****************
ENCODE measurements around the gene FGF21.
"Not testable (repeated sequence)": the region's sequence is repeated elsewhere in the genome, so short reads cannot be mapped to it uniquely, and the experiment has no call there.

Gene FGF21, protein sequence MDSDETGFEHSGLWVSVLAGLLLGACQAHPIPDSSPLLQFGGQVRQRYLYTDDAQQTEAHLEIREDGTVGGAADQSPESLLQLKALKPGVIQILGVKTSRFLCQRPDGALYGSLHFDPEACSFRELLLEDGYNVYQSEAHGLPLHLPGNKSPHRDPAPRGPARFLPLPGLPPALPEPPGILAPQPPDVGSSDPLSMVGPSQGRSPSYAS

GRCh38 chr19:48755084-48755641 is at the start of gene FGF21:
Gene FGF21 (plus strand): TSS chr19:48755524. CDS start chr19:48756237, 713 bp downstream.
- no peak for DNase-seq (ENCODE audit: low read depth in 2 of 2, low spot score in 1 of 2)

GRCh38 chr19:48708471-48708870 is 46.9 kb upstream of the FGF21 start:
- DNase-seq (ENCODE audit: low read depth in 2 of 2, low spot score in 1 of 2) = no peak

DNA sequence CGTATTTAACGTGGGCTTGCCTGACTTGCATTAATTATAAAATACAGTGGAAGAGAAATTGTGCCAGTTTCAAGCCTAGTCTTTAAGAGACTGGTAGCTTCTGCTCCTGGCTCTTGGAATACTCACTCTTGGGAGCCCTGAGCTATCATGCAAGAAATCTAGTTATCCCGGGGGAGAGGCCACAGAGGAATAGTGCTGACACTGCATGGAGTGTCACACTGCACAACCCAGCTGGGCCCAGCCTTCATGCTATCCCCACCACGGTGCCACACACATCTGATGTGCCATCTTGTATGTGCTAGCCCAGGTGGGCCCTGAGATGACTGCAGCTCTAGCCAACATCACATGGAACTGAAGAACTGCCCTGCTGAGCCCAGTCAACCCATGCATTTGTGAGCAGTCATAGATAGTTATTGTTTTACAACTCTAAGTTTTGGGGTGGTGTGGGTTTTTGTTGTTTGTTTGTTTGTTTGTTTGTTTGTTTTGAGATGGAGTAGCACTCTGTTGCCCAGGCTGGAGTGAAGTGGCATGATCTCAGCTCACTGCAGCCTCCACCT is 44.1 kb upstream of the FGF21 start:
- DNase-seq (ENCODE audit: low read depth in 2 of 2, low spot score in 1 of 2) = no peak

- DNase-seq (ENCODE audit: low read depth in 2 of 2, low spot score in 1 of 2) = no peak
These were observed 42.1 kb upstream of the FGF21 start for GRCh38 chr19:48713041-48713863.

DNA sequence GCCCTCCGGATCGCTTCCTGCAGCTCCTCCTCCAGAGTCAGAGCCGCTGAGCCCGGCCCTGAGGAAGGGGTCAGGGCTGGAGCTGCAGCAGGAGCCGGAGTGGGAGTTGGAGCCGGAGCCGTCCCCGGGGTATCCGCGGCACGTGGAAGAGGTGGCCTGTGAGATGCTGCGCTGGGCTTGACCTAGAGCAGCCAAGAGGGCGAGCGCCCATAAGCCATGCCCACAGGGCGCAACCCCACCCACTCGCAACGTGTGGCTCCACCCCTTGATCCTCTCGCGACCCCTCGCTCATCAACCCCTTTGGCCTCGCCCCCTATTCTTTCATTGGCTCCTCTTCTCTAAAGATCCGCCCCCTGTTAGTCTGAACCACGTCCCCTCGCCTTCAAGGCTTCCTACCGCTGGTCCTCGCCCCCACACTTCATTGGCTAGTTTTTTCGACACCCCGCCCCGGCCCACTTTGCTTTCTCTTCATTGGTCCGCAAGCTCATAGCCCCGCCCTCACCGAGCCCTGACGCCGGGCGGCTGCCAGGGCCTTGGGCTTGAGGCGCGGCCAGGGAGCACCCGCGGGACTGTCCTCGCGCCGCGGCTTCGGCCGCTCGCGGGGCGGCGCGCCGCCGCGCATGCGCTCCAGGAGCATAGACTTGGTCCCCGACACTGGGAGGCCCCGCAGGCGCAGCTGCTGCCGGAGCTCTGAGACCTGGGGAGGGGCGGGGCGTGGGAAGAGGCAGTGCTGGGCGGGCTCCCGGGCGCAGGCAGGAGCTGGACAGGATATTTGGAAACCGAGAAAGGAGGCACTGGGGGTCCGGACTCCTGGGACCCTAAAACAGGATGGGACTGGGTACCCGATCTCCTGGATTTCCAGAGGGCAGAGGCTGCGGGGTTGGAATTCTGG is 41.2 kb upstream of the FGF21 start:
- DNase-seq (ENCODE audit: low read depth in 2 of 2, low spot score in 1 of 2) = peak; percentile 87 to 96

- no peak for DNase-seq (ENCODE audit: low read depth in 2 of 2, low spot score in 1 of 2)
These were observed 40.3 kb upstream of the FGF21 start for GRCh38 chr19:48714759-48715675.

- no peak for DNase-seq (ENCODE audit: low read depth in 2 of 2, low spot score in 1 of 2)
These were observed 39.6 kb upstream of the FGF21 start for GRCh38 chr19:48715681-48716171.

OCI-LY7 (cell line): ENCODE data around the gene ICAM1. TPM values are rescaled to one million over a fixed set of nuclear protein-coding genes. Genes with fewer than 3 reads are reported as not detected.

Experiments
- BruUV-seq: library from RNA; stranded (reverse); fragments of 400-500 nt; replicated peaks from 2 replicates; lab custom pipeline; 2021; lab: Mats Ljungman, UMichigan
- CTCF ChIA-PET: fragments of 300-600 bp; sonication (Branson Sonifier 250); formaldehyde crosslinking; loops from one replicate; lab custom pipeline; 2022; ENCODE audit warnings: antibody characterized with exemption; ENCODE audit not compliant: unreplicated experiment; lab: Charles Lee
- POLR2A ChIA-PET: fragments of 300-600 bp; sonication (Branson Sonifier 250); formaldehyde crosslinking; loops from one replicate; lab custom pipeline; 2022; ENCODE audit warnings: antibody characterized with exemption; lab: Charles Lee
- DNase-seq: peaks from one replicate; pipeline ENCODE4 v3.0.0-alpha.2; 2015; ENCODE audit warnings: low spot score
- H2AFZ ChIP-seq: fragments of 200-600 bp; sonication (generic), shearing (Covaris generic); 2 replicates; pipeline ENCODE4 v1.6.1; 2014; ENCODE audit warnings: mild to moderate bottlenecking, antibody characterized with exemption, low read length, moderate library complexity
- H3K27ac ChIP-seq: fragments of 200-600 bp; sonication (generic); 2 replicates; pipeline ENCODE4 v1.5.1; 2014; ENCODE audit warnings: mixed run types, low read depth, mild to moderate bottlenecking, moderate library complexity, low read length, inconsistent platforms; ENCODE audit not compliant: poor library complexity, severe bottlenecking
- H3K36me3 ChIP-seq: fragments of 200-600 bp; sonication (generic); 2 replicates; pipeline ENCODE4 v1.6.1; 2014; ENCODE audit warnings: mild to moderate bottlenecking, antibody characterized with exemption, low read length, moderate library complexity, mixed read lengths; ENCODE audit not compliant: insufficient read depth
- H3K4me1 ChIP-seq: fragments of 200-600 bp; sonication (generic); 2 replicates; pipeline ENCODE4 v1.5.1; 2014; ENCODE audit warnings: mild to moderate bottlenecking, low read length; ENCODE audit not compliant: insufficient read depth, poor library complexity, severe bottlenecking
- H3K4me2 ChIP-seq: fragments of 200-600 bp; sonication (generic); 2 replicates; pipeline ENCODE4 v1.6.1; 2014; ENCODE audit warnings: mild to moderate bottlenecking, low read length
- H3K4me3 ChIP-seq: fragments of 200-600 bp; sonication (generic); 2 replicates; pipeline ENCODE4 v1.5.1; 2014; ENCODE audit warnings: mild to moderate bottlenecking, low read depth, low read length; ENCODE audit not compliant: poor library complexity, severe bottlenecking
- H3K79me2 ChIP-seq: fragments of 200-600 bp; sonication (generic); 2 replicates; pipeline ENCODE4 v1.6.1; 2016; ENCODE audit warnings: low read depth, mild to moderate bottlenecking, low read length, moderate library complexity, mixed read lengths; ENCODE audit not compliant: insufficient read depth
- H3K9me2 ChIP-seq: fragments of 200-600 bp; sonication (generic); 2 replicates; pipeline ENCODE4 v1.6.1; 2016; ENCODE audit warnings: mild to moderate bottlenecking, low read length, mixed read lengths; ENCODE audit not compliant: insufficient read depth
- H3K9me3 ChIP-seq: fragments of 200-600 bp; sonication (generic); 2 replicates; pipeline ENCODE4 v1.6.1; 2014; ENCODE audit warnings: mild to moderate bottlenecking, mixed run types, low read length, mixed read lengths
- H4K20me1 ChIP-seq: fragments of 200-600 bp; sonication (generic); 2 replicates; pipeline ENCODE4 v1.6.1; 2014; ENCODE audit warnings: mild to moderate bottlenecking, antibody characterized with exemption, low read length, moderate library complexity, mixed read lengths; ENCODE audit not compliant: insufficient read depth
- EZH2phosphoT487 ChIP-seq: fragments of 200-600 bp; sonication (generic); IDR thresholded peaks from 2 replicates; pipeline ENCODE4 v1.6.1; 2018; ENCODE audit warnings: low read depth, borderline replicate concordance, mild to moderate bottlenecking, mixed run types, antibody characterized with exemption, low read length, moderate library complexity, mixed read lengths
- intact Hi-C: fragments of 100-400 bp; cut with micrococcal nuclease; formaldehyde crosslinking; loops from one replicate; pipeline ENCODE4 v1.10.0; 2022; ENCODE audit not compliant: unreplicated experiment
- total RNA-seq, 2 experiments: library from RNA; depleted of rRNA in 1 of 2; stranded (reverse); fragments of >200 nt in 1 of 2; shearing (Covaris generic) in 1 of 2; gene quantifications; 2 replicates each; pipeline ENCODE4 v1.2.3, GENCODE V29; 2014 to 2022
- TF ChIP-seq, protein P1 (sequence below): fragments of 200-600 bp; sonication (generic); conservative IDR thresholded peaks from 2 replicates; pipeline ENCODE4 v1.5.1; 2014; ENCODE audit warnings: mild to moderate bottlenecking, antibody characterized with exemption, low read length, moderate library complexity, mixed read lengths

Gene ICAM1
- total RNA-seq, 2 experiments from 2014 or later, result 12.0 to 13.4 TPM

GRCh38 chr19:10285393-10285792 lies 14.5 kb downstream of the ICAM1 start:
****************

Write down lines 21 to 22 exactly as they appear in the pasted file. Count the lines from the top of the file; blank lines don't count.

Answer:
- BruUV-seq: library from RNA; stranded (reverse); fragments of 400-500 nt; replicated peaks from 2 replicates; lab custom pipeline; 2021; lab: Mats Ljungman, UMichigan
- CTCF ChIA-PET: fragments of 300-600 bp; sonication (Branson Sonifier 250); formaldehyde crosslinking; loops from one replicate; lab custom pipeline; 2022; ENCODE audit warnings: antibody characterized with exemption; ENCODE audit not compliant: unreplicated experiment; lab: Charles Lee